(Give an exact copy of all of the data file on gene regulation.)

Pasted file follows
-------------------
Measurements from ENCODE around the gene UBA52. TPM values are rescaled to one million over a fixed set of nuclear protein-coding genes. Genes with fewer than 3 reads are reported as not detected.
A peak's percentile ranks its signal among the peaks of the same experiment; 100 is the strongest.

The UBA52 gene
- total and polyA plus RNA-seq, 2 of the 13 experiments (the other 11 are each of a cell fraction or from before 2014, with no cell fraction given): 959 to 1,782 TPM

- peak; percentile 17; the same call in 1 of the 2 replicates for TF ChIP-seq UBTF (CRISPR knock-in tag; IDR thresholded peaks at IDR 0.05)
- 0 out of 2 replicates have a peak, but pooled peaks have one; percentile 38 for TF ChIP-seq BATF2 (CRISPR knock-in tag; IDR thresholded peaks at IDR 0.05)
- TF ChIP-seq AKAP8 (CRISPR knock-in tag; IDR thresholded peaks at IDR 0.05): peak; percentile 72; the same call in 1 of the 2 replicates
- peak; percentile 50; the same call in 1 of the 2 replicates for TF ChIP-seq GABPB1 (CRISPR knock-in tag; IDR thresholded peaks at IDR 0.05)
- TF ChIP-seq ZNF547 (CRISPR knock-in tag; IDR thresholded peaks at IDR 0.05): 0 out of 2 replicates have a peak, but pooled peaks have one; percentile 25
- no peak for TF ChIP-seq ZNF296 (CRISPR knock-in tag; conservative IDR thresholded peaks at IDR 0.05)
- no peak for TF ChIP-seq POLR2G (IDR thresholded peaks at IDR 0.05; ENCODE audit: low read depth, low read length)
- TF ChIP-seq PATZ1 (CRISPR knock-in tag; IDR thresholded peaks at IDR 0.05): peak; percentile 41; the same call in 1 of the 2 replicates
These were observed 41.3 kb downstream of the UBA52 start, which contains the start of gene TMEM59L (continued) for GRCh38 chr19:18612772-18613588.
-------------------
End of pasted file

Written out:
Measurements from ENCODE around the gene UBA52. TPM values are rescaled to one million over a fixed set of nuclear protein-coding genes. Genes with fewer than 3 reads are reported as not detected.
A peak's percentile ranks its signal among the peaks of the same experiment; 100 is the strongest.

The UBA52 gene
- total and polyA plus RNA-seq, 2 of the 13 experiments (the other 11 are each of a cell fraction or from before 2014, with no cell fraction given): 959 to 1,782 TPM

- peak; percentile 17; the same call in 1 of the 2 replicates for TF ChIP-seq UBTF (CRISPR knock-in tag; IDR thresholded peaks at IDR 0.05)
- 0 out of 2 replicates have a peak, but pooled peaks have one; percentile 38 for TF ChIP-seq BATF2 (CRISPR knock-in tag; IDR thresholded peaks at IDR 0.05)
- TF ChIP-seq AKAP8 (CRISPR knock-in tag; IDR thresholded peaks at IDR 0.05): peak; percentile 72; the same call in 1 of the 2 replicates
- peak; percentile 50; the same call in 1 of the 2 replicates for TF ChIP-seq GABPB1 (CRISPR knock-in tag; IDR thresholded peaks at IDR 0.05)
- TF ChIP-seq ZNF547 (CRISPR knock-in tag; IDR thresholded peaks at IDR 0.05): 0 out of 2 replicates have a peak, but pooled peaks have one; percentile 25
- no peak for TF ChIP-seq ZNF296 (CRISPR knock-in tag; conservative IDR thresholded peaks at IDR 0.05)
- no peak for TF ChIP-seq POLR2G (IDR thresholded peaks at IDR 0.05; ENCODE audit: low read depth, low read length)
- TF ChIP-seq PATZ1 (CRISPR knock-in tag; IDR thresholded peaks at IDR 0.05): peak; percentile 41; the same call in 1 of the 2 replicates
These were observed 41.3 kb downstream of the UBA52 start, which contains the start of gene TMEM59L (continued) for GRCh38 chr19:18612772-18613588.